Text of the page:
United States

This case is not covered by Casetext's citator
5:12-CR-284-BO-1 (E.D.N.C. Dec. 4, 2018)

5:12-CR-284-BO-1 5:17-CV-396-BO




This cause comes before the Court on petitioner's Rule 59(e) motion to reconsider the Court's order granting summary judgment to respondent on petitioner's motion to vacate, set aside, or correct sentence pursuant to 28 U.S.C. § 2255. [DE 218]. It is ripe for disposition. For the reasons that follow, petitioner's motion to reconsider [DE 218] is DENIED.


In 2014, a jury found petitioner guilty of thirteen counts related to drug distribution and money laundering conspiracies. [DE 126]. In July 2015, petitioner was sentenced to life imprisonment. [DE 162]. Petitioner appealed, arguing (1) that his sentence was procedurally and substantively unreasonable, (2) that drug weights attributed to him were erroneously calculated, (3) that the district court improperly limited the scope of his cross-examination of a co-conspirator, and (4) juror misconduct. United States v. Pressley, 654 F. App'x 591 (4th Cir. 2016). The Fourth Circuit rejected each of these four arguments and affirmed. Id.

Petitioner filed a Section 2255 motion alleging eighteen instances of ineffective assistance of counsel in several aspects of his trial, sentencing, and appeal. In October 2018, the Court granted respondent's motion for summary judgment, finding each of petitioner's claims legally deficient. [DE 216].


A party may move a court to alter or amend its judgment under Federal Rule of Civil Procedure 59(e). "In general, reconsideration of a judgment after its entry is an extraordinary remedy which should be used sparingly." Pacific Ins. Co. v. American Nat'l Fire Ins. Co., 148 F.3d 396, 403 (4th Cir. 1998) (internal quotation marks omitted). The decision to alter or amend a judgment is committed to the discretion of the district court. The Fourth Circuit has recognized three bases for granting such a motion: when the court is shown (1) an intervening change in controlling law; (2) new evidence that was not available at trial; or (3) that the court has committed a clear error of law or manifest injustice. See, e.g., Robinson v. Wix Filtration Corp., LLC, 599 F.3d 403, 407 (4th Cir. 2010).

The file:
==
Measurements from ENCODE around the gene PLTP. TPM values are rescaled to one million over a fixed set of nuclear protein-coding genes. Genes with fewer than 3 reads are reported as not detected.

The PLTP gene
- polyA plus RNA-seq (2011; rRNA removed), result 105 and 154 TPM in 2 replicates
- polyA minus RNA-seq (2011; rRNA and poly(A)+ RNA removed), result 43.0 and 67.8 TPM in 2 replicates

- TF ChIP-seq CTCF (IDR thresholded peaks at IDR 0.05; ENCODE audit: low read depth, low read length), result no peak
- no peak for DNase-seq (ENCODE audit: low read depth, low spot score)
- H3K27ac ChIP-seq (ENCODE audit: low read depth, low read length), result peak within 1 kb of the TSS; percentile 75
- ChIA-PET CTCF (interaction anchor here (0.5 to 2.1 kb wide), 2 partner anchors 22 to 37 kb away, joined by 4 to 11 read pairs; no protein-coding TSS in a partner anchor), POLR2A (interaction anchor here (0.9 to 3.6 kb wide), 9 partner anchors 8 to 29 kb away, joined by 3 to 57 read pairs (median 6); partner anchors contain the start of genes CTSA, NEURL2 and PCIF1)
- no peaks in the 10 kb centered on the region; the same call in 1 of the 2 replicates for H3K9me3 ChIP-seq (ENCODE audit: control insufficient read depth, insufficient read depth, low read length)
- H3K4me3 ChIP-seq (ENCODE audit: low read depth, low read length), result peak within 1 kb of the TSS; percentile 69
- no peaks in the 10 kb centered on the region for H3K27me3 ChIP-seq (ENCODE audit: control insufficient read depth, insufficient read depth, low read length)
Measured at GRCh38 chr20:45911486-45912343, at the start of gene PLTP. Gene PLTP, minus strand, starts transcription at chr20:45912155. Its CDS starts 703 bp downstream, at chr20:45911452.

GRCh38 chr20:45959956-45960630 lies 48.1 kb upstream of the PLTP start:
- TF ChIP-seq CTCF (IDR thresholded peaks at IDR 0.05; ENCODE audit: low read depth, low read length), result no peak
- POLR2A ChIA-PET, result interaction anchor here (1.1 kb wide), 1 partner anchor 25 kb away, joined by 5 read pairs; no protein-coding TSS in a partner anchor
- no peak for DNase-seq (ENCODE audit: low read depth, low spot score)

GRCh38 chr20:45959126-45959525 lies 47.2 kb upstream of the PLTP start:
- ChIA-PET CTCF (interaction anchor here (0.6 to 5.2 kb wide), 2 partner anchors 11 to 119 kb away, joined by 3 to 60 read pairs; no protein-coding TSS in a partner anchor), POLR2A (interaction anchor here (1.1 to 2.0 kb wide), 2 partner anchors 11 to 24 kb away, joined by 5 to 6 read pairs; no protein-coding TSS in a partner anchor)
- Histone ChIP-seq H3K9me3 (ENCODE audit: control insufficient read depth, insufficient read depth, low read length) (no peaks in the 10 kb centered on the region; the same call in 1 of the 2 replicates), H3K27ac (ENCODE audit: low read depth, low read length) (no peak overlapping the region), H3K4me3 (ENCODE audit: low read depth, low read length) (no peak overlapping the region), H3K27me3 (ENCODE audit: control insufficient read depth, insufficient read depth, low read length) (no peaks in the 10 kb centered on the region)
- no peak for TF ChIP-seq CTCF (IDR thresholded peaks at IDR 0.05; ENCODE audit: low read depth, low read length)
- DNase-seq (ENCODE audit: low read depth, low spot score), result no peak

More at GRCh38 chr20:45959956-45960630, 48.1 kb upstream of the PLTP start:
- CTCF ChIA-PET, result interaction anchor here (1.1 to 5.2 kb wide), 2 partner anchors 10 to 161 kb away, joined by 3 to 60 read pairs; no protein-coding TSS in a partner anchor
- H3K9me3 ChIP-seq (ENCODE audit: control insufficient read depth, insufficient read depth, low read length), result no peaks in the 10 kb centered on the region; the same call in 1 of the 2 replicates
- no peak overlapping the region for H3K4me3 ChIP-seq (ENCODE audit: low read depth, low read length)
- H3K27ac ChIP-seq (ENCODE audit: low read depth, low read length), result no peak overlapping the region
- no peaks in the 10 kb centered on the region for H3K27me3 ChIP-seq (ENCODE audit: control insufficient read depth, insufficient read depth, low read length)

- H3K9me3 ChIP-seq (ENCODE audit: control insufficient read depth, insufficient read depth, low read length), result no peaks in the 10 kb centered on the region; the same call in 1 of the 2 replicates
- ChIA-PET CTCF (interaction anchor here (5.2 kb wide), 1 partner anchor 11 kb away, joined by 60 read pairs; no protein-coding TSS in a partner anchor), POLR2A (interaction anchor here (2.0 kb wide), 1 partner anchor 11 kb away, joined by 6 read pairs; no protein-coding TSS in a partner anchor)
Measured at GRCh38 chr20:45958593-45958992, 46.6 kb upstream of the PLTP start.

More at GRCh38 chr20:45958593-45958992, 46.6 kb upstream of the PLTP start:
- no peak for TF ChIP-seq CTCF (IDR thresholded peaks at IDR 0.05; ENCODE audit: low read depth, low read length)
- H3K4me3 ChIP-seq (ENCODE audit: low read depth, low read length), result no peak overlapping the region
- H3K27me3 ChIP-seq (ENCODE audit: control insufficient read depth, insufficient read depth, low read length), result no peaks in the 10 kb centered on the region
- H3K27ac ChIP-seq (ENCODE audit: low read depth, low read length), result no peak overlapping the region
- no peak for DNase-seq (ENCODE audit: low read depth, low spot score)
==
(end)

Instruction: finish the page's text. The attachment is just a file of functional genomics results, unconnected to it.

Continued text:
Petitioner argues that the Court's order should be altered and relief should be granted by setting aside judgment because (1) the Court erroneously concluded that defense counsel had presented witnesses on petitioner's behalf at trial and (2) the Court "abused its discretion by arbitrarily denying an evidentiary hearing to expand the record." [DE 218, p. 1-5]. Petitioner also re-argues a number of issues previously dealt with on direct appeal or in collateral proceedings, without alleging any specific error by the Court, before concluding that the Court's summary judgment order failed to address his claim that his forty-year sentences on Counts Four, Five, and Six of his superseding indictment were unlawful. [DE 218, p. 8-15].